3 Degrees of Cool, Masterworks of Contemporary
Art can be described as artwork for the patient viewer. This patience
must come at multiple levels. People viewing 3 Degrees of Cool must be
patient in viewing the initial sections by searching for the meaning of
the works of art and overcoming the initial shock of all art works in
bland black-and-white. Viewers must also have the patience to work their
way towards the back area of the gallery and discover, hidden from their
initial view, brilliant color and bright works of art, which are full
of imagination and proficient in provoking thoughts and discussion.
When starting my journey through 3 Degrees of Cool, I began as an extremely
skeptical viewer, walking through the lack of color. There were some interesting
sculptures for the public to view; however, they lacked meaning while
stationed at their position. While continuing through the works of art,
I came to a puzzling piece. At first glance, it looked like an unfilled
spreadsheet. After viewing the work closer, I still concluded that it
looked like an unfilled spreadsheet. I truly do not understand how a spreadsheet
can be a work of art. The title of the work, Untitled, must be because
the work was not worthy enough to have a name. I could get a ruler, pencil,
and graph paper, and I feel like I could do the exact same thing that
was on the wall of the gallery.
The only work of art I found to be impressively eye-catching in my “lack
of color” viewing may not have been intended to be part of the display.
Unmarked on the guide to the different works of art was a beautiful, black
piano. This exquisite, polished, black piano was filled with mystery and
wonder. Why was the piano there? Was it left from a previous installment?
Not only is the piano itself a work of great craftsmanship and art, but
a person can also create a work of art while playing this fine instrument.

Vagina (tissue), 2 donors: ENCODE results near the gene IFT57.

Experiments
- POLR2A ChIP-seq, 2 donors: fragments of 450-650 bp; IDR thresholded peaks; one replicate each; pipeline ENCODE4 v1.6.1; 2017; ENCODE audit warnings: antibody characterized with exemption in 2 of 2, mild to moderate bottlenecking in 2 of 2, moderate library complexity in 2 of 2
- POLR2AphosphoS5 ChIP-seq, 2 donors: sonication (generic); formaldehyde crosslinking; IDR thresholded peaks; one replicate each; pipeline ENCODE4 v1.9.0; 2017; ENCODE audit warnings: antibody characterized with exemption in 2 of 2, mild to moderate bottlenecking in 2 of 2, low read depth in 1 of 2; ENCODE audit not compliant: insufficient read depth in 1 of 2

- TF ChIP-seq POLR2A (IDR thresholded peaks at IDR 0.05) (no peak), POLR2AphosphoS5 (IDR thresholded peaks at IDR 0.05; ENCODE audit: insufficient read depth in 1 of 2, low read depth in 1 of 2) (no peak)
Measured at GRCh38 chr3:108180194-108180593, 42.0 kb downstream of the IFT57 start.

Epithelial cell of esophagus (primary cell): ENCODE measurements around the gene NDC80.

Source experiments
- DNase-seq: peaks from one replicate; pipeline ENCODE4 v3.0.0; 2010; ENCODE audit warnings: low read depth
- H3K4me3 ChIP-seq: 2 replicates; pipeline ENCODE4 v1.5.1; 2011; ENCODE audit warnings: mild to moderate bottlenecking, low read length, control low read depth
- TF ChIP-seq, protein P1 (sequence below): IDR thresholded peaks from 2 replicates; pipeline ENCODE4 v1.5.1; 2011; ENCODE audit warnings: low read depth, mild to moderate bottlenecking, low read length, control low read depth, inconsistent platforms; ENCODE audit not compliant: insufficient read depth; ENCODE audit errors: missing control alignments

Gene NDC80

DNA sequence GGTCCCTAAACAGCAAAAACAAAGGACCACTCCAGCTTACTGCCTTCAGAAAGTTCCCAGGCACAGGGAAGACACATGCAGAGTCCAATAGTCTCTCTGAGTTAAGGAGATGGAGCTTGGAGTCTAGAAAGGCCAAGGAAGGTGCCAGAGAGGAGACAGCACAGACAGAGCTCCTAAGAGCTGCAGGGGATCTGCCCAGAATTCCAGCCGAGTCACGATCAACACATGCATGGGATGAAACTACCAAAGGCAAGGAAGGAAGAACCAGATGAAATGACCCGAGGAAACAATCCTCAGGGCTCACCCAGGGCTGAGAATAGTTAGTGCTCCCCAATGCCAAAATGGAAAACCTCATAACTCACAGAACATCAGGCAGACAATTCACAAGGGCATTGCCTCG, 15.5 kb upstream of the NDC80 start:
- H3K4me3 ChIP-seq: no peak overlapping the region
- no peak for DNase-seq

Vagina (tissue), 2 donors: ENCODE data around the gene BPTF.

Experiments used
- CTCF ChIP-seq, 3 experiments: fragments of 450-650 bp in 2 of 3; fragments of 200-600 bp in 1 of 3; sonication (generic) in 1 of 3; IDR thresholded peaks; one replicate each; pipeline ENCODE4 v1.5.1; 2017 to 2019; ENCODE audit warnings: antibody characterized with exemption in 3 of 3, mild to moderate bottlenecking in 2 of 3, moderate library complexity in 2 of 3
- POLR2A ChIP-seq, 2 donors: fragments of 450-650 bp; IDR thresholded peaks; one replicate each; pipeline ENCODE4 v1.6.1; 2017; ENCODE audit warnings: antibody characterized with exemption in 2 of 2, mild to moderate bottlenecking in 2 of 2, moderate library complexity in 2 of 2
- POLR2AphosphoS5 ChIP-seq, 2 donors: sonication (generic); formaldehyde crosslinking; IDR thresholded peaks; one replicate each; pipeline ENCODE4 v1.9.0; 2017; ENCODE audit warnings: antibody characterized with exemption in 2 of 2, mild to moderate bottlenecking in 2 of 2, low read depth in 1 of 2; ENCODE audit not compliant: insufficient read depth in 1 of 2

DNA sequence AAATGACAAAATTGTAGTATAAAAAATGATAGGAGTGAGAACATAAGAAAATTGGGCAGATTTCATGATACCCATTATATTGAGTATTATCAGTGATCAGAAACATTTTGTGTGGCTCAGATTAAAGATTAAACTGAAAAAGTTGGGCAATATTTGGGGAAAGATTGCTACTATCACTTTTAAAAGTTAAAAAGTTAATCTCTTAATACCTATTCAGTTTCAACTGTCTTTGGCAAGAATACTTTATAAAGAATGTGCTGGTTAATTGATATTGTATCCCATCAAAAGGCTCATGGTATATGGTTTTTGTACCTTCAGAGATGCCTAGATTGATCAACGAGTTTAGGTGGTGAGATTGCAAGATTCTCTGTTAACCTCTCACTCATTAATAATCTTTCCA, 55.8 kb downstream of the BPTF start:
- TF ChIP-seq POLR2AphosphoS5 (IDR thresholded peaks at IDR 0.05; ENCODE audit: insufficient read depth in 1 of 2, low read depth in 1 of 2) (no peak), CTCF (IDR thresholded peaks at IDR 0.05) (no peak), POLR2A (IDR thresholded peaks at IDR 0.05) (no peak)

The piano is definitely the high-point of the “black-and-white”
sections of the gallery. While I tried looking around at the different
works of art, my eyes kept falling back to the piano. Glass cube…black
cube…back to the black piano. Black stripes…black patterns…back
to the black piano.
People working through their frustration of the lack of color in the front
of the gallery can rejoice, as their efforts will be rewarded at the back
area of the works of art. These pieces of art attract the eye with their
colors and texture, and the thought-provoking patterns are waiting for
This back area is where the art creates the most excitement and where
the most stories are waiting to be told. One such work of art, William
Wood’s Untitled, creates a depth beyond what the eye can see. The
painting brings out another dimension with the shading, twists, and turns.
I feel like the artwork is giving a viewer a window to the outer world,
and yet the twists and turns make the artwork look like a curtain that
conceals something extra. If the viewer focuses hard enough, maybe the
curtains will part and will offer an experience beyond what one has ever
Gerard Richter’s 798-2 Abstract Painting is more than just abstract.
Beyond the chaos that a casual viewer might only see, this painting seems
to tell only a part of a story. While this may seem frustrating to some
people, it is intriguing the questions that are brought up when viewing
this artwork. Is it a foggy night? A freeway mess? Could it be a blurred
world, with glasses ready to focus and reveal the true picture? What is
the significance of the title? Could it be the name of intersecting highways?
Many questions are posed, but there are so little answers. This makes
the art a true work to talk about.
One work that really focused my attention was Damien Hirst’s Beautiful
Christmas Morning Constellation Painting. In this case, the title of the
work of art really brings out the point the artist was attempting to get
across. This title describes the art completely. The whirlwind of happiness
and chaos at Christmas morning when opening presents…a brightness
that lights up the whole room…stars shining brightly…and the
texture. The different textures represent the different types of people
coming together to create a happy medium and celebrating one central point
of focus. This work gives even the most casual viewer happy memories of
Christmas morning in the form of a colorful work of art.
Overall, after getting through the initial shock of lack of color, the
gallery creates a sense of questioning and wonder. Viewers may feel that
there is something deeper than what a first glance may offer. This is
what a gallery should offer to the public…question, wonder, and
a search for the truth and meaning behind the work itself.